Royalty paid by an NR to other NR can't be taxed in India if it arises from patent exploited outside India
The royalty in respect of license granted by a non-resident to another non-resident for manufacturing of CDMA handsets cannot be taxed in India even if these handsets are sold to Indian parties. The source of royalty would be deemed as the place where patent is exploited, viz, where the manufacturing activity takes place, which is outside India. Hence, the Indian parties would not constitute source of income for the OEMs
Qualcomm Incorporated ("the appellant") was a company incorporated in the USA and was engages in development and licensing of CDMA technology. The appellant granted license to 'use and sell CDMA technology' to the unrelated Original Equipment Manufacturers ('the OEMs'), who were non-resident and were located outside India, in consideration for royalty. The licenses granted by the appellant to the OEMs were used for manufacturing of handsets and network equipments, which, in turn were sold to various parties located outside India and in India.
The appellant contended that the royalty income earned by it from the OEMs of CDMA mobile handsets and network equipments sold in India was not taxable in India either under Section 9(1)(vi)(c) of the Act or under Article 12(7)(b) of the India-USA DTAA.
However, the revenue argued that:
(a) The patented technology of the appellant was used by the OEMs to manufacture India-specific products and that the handsets were customized and programmed to include a Code assigned to a specific operator. Hence, there was a certain degree of use of the property for the purpose of carrying on business in India;
(b) The appellant had made available to the OEMs its patented intellectual property relating to CDMA technology in the form of chip sets which were inserted by the OEMs into the handsets, which, in turn, were licensed to Indian operators and, hence, they had a source of income in India. Further, it argued that these chip sets had embedded software which helped in functioning of hardware.
The Tribunal held in favour of assessee as under:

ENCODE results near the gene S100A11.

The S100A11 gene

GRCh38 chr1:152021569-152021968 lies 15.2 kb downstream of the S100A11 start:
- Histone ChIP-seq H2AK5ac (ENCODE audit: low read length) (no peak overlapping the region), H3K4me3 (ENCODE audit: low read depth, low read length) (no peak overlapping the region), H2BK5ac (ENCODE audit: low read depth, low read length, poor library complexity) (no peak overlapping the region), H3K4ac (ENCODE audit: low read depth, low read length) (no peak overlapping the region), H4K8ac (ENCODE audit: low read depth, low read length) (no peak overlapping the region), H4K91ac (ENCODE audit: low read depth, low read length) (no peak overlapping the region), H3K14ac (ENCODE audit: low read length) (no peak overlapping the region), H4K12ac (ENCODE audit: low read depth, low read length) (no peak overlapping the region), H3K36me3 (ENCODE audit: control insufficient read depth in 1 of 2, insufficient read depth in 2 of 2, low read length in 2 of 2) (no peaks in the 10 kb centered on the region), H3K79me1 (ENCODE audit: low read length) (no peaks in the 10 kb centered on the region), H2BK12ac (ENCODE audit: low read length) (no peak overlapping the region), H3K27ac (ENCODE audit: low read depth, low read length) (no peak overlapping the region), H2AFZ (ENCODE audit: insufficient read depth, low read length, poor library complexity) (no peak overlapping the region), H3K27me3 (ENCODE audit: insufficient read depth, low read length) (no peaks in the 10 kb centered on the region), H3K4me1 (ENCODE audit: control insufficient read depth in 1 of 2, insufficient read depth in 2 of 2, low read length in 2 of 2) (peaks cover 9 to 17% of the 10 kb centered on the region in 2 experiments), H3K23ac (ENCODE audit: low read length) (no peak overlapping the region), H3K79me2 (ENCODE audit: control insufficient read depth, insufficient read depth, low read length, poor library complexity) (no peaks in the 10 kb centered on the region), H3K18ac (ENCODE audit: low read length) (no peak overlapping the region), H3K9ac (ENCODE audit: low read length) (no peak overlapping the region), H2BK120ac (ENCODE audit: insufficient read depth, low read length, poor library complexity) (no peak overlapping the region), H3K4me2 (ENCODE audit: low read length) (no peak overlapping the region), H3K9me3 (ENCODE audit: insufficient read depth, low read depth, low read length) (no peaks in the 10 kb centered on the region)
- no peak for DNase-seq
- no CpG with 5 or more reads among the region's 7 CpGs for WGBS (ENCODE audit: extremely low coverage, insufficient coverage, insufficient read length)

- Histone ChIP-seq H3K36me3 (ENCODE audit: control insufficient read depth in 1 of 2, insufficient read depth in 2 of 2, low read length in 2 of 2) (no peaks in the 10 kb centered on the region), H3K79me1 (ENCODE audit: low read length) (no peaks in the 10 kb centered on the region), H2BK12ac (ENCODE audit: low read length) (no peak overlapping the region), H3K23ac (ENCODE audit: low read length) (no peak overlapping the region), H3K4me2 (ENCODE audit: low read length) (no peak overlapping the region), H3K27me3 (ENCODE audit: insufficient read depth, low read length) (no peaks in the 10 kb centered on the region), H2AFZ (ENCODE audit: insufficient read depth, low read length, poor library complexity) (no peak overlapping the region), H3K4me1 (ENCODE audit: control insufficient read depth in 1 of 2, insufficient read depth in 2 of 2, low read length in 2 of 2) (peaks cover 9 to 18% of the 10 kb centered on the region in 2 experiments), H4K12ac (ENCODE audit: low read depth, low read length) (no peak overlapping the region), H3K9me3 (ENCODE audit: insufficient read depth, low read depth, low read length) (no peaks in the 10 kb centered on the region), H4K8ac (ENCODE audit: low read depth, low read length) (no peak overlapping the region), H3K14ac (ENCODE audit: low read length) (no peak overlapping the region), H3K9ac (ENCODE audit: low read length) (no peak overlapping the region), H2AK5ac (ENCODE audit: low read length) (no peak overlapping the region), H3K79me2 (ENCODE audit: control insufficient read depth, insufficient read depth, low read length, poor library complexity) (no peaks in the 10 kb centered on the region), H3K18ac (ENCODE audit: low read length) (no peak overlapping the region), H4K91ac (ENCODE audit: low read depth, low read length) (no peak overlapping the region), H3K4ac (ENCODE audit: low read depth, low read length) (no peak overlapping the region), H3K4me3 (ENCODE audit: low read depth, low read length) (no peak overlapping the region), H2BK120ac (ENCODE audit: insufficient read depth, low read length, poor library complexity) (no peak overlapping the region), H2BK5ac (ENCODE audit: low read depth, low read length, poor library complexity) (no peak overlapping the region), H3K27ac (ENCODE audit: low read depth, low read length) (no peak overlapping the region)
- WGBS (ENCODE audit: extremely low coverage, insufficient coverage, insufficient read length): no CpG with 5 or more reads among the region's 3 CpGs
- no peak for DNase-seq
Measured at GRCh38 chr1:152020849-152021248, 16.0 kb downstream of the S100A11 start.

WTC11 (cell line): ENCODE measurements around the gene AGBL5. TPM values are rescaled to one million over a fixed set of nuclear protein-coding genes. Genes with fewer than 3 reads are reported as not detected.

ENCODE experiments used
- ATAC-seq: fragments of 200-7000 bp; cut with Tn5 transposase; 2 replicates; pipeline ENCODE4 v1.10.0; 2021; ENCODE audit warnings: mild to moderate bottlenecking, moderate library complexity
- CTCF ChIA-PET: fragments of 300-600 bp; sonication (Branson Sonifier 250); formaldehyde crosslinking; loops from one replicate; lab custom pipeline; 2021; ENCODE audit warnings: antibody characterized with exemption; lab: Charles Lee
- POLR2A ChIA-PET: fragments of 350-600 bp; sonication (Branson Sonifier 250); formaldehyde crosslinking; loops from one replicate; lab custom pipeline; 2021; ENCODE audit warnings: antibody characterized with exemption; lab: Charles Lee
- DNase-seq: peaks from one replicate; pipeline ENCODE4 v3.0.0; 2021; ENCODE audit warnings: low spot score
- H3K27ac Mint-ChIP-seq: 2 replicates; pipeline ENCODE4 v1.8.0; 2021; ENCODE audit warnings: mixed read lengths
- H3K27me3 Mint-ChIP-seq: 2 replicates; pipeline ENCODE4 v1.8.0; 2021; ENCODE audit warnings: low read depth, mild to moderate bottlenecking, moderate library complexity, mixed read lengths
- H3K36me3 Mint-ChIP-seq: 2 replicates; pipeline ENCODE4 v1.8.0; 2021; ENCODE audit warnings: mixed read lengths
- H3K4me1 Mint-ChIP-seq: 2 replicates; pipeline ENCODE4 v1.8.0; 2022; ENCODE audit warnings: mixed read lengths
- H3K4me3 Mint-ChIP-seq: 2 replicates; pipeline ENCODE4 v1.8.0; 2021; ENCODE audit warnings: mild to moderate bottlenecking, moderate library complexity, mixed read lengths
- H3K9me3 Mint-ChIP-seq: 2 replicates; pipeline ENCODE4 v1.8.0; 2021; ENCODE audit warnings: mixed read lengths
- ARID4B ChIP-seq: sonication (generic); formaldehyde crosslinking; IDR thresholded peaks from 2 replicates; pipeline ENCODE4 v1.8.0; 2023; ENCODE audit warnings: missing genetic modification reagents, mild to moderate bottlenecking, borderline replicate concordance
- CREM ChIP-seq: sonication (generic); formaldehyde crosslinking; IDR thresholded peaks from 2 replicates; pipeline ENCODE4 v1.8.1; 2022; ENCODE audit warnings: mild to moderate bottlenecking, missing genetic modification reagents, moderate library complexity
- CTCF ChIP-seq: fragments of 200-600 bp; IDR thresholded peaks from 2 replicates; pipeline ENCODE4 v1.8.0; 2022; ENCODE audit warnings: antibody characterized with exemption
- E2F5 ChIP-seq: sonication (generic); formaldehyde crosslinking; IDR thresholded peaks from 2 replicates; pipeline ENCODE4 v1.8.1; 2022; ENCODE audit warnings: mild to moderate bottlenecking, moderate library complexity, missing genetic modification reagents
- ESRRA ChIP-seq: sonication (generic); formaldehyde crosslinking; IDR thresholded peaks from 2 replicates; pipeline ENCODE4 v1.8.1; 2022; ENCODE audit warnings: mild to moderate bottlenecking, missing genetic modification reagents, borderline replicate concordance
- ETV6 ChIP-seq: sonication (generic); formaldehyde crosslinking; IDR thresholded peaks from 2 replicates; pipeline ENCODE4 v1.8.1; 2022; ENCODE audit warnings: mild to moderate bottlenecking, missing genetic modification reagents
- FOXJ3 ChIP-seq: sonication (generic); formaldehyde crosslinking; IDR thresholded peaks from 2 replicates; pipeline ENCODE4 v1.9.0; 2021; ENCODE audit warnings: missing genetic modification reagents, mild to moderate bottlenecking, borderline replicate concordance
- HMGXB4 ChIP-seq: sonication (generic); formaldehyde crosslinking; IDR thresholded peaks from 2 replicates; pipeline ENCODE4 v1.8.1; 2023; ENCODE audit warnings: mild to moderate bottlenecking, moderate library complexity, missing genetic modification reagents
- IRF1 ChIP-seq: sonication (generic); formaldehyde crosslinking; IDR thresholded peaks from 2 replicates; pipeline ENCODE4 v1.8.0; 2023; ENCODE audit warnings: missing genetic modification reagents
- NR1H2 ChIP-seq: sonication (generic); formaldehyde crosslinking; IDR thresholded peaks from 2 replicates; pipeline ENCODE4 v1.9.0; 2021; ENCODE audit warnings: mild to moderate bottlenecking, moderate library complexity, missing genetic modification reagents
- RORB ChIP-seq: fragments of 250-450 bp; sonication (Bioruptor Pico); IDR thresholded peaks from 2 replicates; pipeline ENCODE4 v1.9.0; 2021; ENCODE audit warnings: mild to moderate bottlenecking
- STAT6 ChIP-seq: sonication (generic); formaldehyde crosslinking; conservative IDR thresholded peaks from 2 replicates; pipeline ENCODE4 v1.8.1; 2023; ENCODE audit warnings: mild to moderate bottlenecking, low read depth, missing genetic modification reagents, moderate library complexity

(1) The license to manufacture products by using the patented intellectual property of the appellant had not been used in India as the products were manufactured outside India and when such products were sold to parties in India it couldn't be said that OEMs had done business in India;
(2) Sale in India without any operations being carried out in India would amount to business with India and not business in India;
(3) The patents of the appellant were used for manufacture of handsets and infrastructure equipments which were sold worldwide. No patents of the appellant had been used for customization of handsets;
(4) Technology for manufacturing products was different from products which were manufactured from the use of technology for which the appellant had patents;
(5) The role of appellant ended when it licensed its CDMA technology for manufacturing handsets and when it collected royalty from OEMs on these products;
(6) There was no finding that the OEMs had carried on business in India or a part of the sale consideration was attributable to any sale or licensing of software carried out in India. When OEM's itself were not brought to tax, to hold that the appellant was taxable was not correct.
(7) The provision of Section 9(1)(vi)(c) has two limbs:
(a) The first limb covers cases where the right, property or information has been used by the non-resident payer (OEM) itself and is so used in business carried on by OEM's in India. In the present case, the OEMs had not carried on business in India. The OEMs couldn't be said to have used the appellant's patents for the purpose of business in India;
(b) The second limb covers a case where the right, property or information has not been used by the non-resident payer (the appellant) itself in the business carried on by it, but the right, property and information had been dealt with in a such manner as would result in earning or making income from a source in India. The source of income is the activity that gives rise to the income. In the present case, the right, property or information licensed to OEMs related to the manufacture of the products and, hence, the source was the activity of manufacturing. The source of royalty was the place where patent was exploited, viz, where the manufacturing activity took place, which was outside India. Hence, the Indian parties would not constitute source of income for the OEMs.
(8) On the basis of agreement between OEM's and Indian parties, the ITAT held that it was clear that the software didn't have an independent use and was an integral part of the hardware without which the hardware couldn't function. The software supplied was a copyrighted article and not a copyright right;
(9) The software was only used with the hardware and was not independent of the equipment or the chipset. Since no separate consideration was paid by Indian parties for licensing of the software and the consideration was paid only for the equipment which had numerous patented technologies, the sale couldn't be bifurcated or broken down into different components.
Thus, the royalty earned by the appellant couldn't be brought to tax in India under Section 9 of the Act.